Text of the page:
After school, Lara and Emmy walked slowly.   They picked long pieces of grass and braided them together and tried to make them into bracelets. The ends wouldn’t tie together and kept breaking.

“Oops,” Emmy said. “This one didn’t work either. I’ll try again.”

“Oh, here’s my house,” Lara said. “I guess I’m done. Bye.”

“See you tomorrow.” Emmy waved and kept walking.

Lara went inside and hung up her backpack. “I’m home,” she said.

“You forgot something this morning,” her mom said.

“I forgot!” Lara said. “I forgot that I forgot something, just like Emmy said.”

“Do you remember what you forgot?” her mom asked.

“I don’t,” Lara said.

“You forgot to give me a hug before you left. So now I need two hugs,” her mom said.

Lara felt like someone had just switched a light on in her brain. “That’s what I forgot,” she said. “Now I remember.”

She gave her mom two hugs. “I’ll remember tomorrow,” she said.

“If you don’t, I’ll remind you,” her mom said.

How Louis Saved the World

Louis was home in the middle of the day, because he was sick. If it was up to him, he would have been at school.   Today they were going to make ice cream as a science experiment. That was much better than staying in bed and staring at the ceiling.

Unfortunately, Mom said that if you have a fever and a runny nose, and a terrible cough, and a sore throat and can’t stop sneezing, then you should stay home. Throwing up after breakfast hadn’t helped his argument at all, either. So, Louis blew his nose again and sneezed and looked at the ceiling.   Ceilings are boring.

“Mom, I’m bored,” Louis yelled. Then he coughed. Ouch.   His throat really hurt.

“Then take a nap,” his mom yelled back. “You need to rest so that you can heal.”

Louis scowled. He was much too old for naps, and he wasn’t at all sleepy. Well, he was maybe a little bit tired. But not really enough to fall asleep yet. He turned and watched the shadows on the wall move.   The wind must be blowing through the tree outside.

And then, the shadows started to fade, or maybe the room started to glow.   Louis wasn’t quite sure. It was all a little strange. Everything looked a little bit foggy. Louis blinked, and when he opened his eyes, he wasn’t in his bedroom any more.

He was in a strange metal room filled with blinking lights. Something was making a clicking sound. Three tall skinny beings with greenish skin and bright blue eyes looked at him. They were definitely aliens. Louis looked back. One of the aliens said something, but Louis didn’t know what he was saying. “I don’t speak your language,” Louis said.

The aliens approached and one of them looked closely into Louis’s face.   The aliens smelled like dust.   Lots of dust. Louis sneezed right into the alien’s face, and then he couldn’t stop sneezing.

The alien backed up, but the other two crowded closer. The sneezing hurt his throat and upset his stomach. Louis threw up on the other two aliens. The aliens backed up and bowed. One of the aliens pushed a button on the wall, and the room started to get brighter.   Everything looked foggy. Louis blinked.

And he was back in his room looking up at the ceiling. Had any of that really happened? Mom knocked on the doorframe and came in. “How are you feeling?” she asked. “Any better?”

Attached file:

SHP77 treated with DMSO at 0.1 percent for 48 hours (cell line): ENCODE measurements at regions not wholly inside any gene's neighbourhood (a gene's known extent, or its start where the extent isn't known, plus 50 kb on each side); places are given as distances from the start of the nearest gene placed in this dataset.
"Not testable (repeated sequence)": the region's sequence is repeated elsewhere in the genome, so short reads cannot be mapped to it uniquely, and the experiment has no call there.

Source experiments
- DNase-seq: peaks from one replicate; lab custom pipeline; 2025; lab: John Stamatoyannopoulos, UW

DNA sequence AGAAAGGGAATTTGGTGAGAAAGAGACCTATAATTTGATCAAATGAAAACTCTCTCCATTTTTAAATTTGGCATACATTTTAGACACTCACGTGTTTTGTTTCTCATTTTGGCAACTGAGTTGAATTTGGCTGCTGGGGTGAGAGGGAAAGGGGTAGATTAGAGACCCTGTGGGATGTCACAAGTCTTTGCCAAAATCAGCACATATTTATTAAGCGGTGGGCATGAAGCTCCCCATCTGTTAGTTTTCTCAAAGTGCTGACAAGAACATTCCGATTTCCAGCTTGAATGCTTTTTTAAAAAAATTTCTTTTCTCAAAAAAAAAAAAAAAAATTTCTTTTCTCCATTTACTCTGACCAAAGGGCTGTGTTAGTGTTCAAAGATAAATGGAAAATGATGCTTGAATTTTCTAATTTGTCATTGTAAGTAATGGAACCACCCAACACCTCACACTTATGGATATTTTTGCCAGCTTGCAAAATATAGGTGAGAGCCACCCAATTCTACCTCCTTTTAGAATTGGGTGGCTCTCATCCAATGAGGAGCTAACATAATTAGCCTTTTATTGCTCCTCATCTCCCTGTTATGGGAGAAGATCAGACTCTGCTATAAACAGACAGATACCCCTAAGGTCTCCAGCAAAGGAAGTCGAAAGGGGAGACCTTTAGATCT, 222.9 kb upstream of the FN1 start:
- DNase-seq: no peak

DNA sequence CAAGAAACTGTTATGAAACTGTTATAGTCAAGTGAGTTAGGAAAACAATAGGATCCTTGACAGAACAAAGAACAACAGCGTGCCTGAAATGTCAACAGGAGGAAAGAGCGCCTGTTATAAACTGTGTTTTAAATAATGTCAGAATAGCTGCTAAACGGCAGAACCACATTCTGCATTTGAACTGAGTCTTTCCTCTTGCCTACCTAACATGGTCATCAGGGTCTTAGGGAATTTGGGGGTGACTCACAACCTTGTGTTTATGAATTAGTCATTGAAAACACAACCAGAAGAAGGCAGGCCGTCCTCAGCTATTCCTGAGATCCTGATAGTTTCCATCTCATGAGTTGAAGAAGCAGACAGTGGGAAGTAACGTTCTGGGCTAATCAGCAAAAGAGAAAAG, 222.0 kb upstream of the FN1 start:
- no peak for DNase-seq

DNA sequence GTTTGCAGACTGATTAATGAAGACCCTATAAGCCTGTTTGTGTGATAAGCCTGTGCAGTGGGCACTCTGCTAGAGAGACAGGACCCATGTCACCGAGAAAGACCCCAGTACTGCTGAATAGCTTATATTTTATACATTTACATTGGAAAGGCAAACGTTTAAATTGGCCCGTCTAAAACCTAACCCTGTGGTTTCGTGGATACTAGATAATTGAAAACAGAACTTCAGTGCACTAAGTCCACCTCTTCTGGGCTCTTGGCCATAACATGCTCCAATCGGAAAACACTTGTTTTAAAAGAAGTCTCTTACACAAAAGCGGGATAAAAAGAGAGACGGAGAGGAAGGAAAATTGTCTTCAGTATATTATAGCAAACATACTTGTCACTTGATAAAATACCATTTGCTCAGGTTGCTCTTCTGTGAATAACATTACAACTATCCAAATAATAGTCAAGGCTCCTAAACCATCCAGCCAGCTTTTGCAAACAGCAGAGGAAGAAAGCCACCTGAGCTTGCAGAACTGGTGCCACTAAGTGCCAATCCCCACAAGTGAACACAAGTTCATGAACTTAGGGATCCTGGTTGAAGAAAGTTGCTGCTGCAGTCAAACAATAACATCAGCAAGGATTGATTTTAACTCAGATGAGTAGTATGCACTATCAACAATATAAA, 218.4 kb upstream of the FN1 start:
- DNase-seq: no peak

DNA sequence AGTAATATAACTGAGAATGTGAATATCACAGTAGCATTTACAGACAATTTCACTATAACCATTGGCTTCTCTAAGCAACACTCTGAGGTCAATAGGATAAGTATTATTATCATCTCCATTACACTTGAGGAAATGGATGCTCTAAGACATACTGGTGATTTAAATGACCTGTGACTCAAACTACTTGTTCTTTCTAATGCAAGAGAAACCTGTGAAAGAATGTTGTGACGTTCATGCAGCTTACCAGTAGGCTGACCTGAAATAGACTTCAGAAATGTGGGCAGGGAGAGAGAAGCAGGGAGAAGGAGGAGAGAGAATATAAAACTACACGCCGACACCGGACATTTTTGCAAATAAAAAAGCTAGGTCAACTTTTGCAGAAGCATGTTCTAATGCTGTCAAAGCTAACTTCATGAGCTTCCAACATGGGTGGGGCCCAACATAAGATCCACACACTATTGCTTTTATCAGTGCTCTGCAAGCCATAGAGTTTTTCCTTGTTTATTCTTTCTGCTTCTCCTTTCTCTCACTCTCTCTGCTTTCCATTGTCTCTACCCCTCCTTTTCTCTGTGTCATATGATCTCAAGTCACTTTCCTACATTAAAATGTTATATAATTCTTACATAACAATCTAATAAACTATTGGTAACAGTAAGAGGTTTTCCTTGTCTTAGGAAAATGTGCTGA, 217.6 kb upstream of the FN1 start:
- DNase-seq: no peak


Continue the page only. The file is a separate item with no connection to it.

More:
“Mom, I was just captured by aliens,” Louis said. “I threw up all over them, so they let me go.”

“That sounds like a nice dream,” Mom said. “Is your stomach still upset?” She put her hand on his forehead. “Oh dear, you’re still quite warm. Would you like some ice cream?”

“For lunch?” Louis asked.

“Why not,” Mom said. “You’re feeling sick.”

Maybe being sick wasn’t so bad, except for the staring at the ceiling part.   Even being captured by aliens wasn’t terrible. It had been kind of interesting.   If it really happened at all, of course.

Two days later, Louis was back in class. He’d missed the ice cream experiment and a math quiz, but otherwise things had been pretty quiet at school. Susie said that Dan threw up on the slide just a day ago.

Louis decided that being sick probably happened to everybody at one time or another. He was glad that he felt better now and could move forward. He hoped he didn’t feel sick again anytime soon and that he never threw up on the slide.  That sounded embarrassing.

Hundreds of thousands of miles away, the crew of an alien space ship coughed and sneezed and stared at the ceiling and tried not to throw up. “I thought it was too eager to give us the samples we required. It was completely suspicious,” one said.

“I thought it believed we were peaceful scientists,” another replied.   “How was I to know it recognized us as a possible threat.” The alien sneezed and sneezed and sneezed.

“Well, I’m going to recommend we don’t try to colonize this world. The inhabitants are far too hostile. And they don’t fight fair, either,” the last one said. And then he threw up.

Chess, Sort Of

Adam dropped a box on the table. Something inside rattled. “Do you want to play chess?” he asked.

Carol looked up. “How do you play?”

Adam lifted the lid and started looking at the pieces. “I don’t know. I think it’s some sort of war game like battleship or checkers. I bet we could figure it out.”

Carol pushed her colored pencils out of the way. “That sounds fun. Do you have the rules?”

Adam lifted the game board out of the box and unfolded it. He looked at the bottom of the board. “Nothing here,” he said.

“There’s nothing on the box, either,” Carol said, putting it back on the table. “There is a picture of the game all set up on the front of the box, though. So, I guess we could start there.”

“Do you want the black pieces or the white pieces?” Adam asked.

“The black pieces,” Carol said. They looked at the picture on the box and started to set up their pieces.

“This looks like the board for playing checkers,” Adam said. “Maybe we’re trying to get our pieces to the other side.”

Carol nodded. She straightened her row of small pieces. “That makes sense. And if the pieces meet, they can have a battle.”

“Rock, paper, scissors?” Adam asked. He picked up a horse-shaped piece and examined it.

“Sounds good,” Carol said. “And you get more points for taking out the bigger pieces.”

“And double for getting to the other side.” Adam started placing his row of small pieces. “These look like bowling pins.”

“I think they’re the soldiers,” Carol said. “Or maybe they’re the ordinary citizens.”